By Brooklyn Coop

September 1, 2015, 1:50 pm

 

SPONSORED


Communities are a compendium of people, places, things and energy. A community is also a direct reflection of the level of investment by its key financial anchors. Although it’s growing faster than any other borough in NYC, Brooklyn is very much still a community. It’s filled with individual stories that unfold anew everyday and intertwine like ivy in a very unique, Brooklyn way.

When it issues credit cards with lower interest rates, those community members swipe at their favorite restaurants.

When it teaches financial health to a clothing store, that store keeps inventory flowing, so parents can do back to school shopping in the neighborhood and not in Manhattan.

When it grants mortgages for affordable co-ops, younger community members build equity used to send kids to college

Do you BCoop? It’s a question to ask yourself because banking isn’t about bankers and bond holders. Banking is about people. It’s about each Brooklyn story that needs nourishment. It’s about services that enrich the lives of the people in it, whether by providing mortgages, issuing  credit cards with humane interest rates or lending to small businesses.

In this series titled, Do You BCoop?, we’re spotlighting customers of Brooklyn Coop and sharing their stories of how cooperative banking has nourished their dreams.

Francine Chew

Francine Chew

Francine Chew

Francine Chew is a mother of two, who works as a corporate philanthropy professional. This is the story of her experience with Brooklyn Coop.

How long have you been with The Brooklyn Coop?

I joined March in 2015.

What Services of The Brooklyn Coop do you use?

Mortgage banking, savings account.

What bank was your experience banking prior to The Brooklyn Coop?

My first mortgage was at [a major bank], I applied for the second mortgage at [that bank], but they said that my credit card balances were too high. I wanted to tap into the equity value of my home, exchange higher interest credit card debt, for lower interest rate through a second mortgage. I incurred 100% of marital debt, mostly on credit cards, through a divorce settlement. I have a perfect payment history. I’ve never paid late and had a 710 credit score, which [the bank] said was a tier 3 credit score. They did their  calculations and declined my application, based on their formula. Brooklyn Coop was more expansive in understanding risk,  they understood my reason for taking out a second mortgage.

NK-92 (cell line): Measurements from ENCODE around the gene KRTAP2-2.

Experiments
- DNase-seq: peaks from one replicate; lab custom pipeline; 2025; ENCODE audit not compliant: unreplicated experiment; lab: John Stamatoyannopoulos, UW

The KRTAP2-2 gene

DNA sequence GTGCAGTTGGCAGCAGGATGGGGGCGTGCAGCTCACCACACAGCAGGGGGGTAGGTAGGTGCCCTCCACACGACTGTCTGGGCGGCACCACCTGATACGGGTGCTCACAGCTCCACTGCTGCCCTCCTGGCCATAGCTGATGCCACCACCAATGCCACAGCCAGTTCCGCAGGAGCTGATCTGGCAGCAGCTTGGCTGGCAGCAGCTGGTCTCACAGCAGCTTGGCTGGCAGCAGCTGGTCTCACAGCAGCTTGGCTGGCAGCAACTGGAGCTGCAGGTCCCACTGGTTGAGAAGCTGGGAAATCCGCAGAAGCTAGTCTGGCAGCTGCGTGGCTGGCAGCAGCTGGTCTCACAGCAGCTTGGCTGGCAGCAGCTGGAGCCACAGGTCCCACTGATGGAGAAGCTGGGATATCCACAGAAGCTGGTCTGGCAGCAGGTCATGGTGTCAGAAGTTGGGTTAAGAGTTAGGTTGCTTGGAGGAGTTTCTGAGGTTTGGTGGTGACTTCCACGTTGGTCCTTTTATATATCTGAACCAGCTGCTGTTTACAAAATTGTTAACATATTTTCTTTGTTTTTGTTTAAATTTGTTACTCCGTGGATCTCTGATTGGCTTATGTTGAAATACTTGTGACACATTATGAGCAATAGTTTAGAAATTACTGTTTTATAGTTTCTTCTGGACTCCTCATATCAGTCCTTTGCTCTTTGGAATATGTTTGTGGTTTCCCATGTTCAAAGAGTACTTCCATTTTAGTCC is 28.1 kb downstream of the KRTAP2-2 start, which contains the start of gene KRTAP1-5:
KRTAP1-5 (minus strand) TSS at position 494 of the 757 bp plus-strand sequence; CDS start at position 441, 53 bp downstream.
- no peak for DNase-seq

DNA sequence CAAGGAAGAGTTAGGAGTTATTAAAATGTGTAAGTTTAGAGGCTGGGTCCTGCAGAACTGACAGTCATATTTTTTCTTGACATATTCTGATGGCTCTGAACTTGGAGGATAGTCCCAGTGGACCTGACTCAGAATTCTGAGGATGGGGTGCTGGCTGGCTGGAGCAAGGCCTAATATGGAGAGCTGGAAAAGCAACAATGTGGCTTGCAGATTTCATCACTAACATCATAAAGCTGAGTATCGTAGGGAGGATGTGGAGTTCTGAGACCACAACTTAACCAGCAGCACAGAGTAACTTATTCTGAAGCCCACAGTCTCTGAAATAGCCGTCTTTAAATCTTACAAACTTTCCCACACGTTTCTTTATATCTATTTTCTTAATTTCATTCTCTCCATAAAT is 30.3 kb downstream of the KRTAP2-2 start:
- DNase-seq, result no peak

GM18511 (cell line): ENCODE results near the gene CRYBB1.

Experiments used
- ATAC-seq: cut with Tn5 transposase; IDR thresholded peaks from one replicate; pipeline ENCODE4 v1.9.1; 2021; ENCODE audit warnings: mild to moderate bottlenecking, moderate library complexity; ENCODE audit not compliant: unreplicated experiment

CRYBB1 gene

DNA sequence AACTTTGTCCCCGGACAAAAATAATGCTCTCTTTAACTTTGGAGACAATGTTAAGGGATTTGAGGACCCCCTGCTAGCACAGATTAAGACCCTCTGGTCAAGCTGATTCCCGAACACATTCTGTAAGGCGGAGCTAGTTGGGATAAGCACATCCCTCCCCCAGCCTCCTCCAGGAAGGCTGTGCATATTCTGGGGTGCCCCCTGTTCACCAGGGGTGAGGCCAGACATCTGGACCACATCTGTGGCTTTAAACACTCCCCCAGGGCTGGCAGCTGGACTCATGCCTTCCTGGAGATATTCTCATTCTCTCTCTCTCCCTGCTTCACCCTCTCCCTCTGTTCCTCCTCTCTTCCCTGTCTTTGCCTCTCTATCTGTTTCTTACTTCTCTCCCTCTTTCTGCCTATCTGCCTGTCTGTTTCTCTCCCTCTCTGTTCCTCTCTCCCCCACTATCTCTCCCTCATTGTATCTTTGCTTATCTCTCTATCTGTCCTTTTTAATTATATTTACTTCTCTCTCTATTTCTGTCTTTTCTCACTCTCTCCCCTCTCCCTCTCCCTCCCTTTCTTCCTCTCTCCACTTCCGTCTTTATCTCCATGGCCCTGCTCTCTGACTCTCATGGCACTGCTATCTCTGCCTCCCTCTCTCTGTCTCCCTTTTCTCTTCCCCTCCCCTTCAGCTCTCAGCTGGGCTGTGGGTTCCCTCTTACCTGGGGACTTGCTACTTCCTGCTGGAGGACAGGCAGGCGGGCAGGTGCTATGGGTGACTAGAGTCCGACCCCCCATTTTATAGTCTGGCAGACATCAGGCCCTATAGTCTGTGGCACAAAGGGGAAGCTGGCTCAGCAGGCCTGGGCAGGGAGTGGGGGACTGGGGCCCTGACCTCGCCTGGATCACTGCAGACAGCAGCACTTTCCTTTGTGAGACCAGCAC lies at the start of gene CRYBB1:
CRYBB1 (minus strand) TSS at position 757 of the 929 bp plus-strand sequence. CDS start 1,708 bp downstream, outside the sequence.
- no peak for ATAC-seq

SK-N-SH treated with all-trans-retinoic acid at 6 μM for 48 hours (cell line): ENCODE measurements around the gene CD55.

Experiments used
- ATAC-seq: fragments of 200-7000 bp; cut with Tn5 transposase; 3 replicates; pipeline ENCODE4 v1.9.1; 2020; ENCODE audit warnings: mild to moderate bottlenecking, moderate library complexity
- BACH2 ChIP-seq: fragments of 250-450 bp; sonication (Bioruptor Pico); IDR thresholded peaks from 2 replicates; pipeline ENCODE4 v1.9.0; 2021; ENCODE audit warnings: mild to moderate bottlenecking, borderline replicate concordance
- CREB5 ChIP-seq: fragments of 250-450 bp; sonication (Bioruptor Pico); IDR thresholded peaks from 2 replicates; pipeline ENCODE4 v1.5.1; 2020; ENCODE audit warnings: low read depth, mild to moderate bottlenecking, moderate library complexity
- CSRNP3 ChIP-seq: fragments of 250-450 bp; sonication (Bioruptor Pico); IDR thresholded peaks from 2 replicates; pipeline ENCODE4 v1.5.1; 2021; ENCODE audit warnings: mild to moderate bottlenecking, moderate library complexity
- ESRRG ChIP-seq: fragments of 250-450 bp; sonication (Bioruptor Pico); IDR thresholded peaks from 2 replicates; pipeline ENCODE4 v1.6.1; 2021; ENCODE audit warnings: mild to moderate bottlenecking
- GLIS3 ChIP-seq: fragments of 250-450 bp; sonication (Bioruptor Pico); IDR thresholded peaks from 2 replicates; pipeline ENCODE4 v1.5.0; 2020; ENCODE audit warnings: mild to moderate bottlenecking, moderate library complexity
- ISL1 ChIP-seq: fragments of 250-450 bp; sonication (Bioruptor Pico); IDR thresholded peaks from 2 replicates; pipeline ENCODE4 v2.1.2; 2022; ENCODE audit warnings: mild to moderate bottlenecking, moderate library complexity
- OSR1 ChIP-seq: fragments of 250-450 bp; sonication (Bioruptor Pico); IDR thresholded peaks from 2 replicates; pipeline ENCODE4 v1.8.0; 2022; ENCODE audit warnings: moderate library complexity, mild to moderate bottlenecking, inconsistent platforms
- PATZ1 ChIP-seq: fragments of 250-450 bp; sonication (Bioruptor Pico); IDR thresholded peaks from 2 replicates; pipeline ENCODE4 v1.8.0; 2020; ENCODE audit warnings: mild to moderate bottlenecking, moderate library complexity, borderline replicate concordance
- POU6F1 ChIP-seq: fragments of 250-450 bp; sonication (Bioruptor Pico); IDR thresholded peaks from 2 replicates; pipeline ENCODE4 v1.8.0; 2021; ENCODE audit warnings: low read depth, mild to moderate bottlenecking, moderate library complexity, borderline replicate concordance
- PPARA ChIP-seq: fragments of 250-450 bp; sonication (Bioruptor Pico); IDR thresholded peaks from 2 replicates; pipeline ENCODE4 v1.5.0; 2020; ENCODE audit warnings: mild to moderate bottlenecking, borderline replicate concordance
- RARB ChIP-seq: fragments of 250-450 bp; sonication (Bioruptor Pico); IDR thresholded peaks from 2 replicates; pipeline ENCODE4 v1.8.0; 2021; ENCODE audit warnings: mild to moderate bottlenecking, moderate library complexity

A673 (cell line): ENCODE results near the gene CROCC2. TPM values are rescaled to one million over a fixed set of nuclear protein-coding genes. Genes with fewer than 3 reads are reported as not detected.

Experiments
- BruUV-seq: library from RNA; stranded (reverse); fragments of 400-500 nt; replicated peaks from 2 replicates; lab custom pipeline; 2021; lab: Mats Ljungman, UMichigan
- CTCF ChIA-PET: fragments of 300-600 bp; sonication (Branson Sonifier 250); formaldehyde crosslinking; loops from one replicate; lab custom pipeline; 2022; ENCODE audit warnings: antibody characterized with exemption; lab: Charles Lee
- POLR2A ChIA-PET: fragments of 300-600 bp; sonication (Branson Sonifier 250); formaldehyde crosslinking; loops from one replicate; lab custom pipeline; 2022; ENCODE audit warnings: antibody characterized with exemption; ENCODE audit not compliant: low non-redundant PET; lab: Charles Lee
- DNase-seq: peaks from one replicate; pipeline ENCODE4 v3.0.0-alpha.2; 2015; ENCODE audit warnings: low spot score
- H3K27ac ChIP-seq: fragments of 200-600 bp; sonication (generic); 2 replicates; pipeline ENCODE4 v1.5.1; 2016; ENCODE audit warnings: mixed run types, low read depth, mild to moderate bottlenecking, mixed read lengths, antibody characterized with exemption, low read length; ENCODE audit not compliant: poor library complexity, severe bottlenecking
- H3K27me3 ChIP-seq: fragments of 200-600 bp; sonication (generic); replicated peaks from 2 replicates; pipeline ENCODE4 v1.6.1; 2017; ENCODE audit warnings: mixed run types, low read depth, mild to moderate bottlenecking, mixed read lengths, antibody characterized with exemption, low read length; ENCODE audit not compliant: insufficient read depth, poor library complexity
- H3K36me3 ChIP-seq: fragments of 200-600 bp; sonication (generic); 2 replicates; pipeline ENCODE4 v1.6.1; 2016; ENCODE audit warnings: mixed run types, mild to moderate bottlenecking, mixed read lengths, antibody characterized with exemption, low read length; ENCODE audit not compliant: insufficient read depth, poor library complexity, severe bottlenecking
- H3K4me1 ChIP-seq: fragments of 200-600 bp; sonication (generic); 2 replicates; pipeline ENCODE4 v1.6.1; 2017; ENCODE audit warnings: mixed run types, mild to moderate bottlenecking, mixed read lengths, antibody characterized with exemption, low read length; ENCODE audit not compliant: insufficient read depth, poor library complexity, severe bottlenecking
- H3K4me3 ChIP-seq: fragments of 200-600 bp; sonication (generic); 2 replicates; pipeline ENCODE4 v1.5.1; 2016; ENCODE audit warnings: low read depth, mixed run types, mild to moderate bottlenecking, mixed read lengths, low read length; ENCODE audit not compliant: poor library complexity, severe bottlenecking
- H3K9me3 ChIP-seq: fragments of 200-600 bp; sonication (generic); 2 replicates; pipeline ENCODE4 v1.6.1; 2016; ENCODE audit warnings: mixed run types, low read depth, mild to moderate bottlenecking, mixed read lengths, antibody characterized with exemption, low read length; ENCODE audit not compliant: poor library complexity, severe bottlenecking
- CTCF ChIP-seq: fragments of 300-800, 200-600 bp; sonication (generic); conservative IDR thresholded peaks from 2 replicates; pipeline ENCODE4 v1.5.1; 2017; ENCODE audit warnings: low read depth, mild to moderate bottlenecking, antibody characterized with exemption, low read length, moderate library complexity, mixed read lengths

How did you find out about The Brooklyn Coop? 

My sister works in mortgages, and recommended that I go to a national service that connects people to other lending options outside of major banks and that’s how I found Brooklyn Coop

Do you feel it is important to bank at a local cooperative? If so, why?

A coop takes a high-touch community based approach to banking that is no longer offered at more traditional banks.  There’s a higher level of customer service, more of an investment in serving the middle and working class, and a real investment in understanding their clients’ financial circumstances.  A coop partners with its clients, and that’s increasingly rare, unless you’re well off.

What has been your biggest surprise about banking at a coop versus a bank?

The high level of customer service!  Throughout the loan process, I interacted with Samira, the CEO, with Cathie Nieves, the Chief Operations Officer and with Daniel Gonzales, my loan officer.  They were all incredibly helpful, responsive and professional.  No way would I have received that level of support anywhere else.

To receive more information about The Brooklyn Coop and its services, please email Rebecca Pear at [email protected] or [email protected].

To read other BCoop stories, enter “Do You BCoop” into the search window of the website!


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One Response

  1. Su

    It’s a great bank, we’ve had accounts in it ever since they moved to their new place on DeKalb and Throop. I would encourage people to get accounts there (or any other small good savings bank, like Amalgamated on Fulton Street) instead of giving their money to the rapacious big banks.

    Reply

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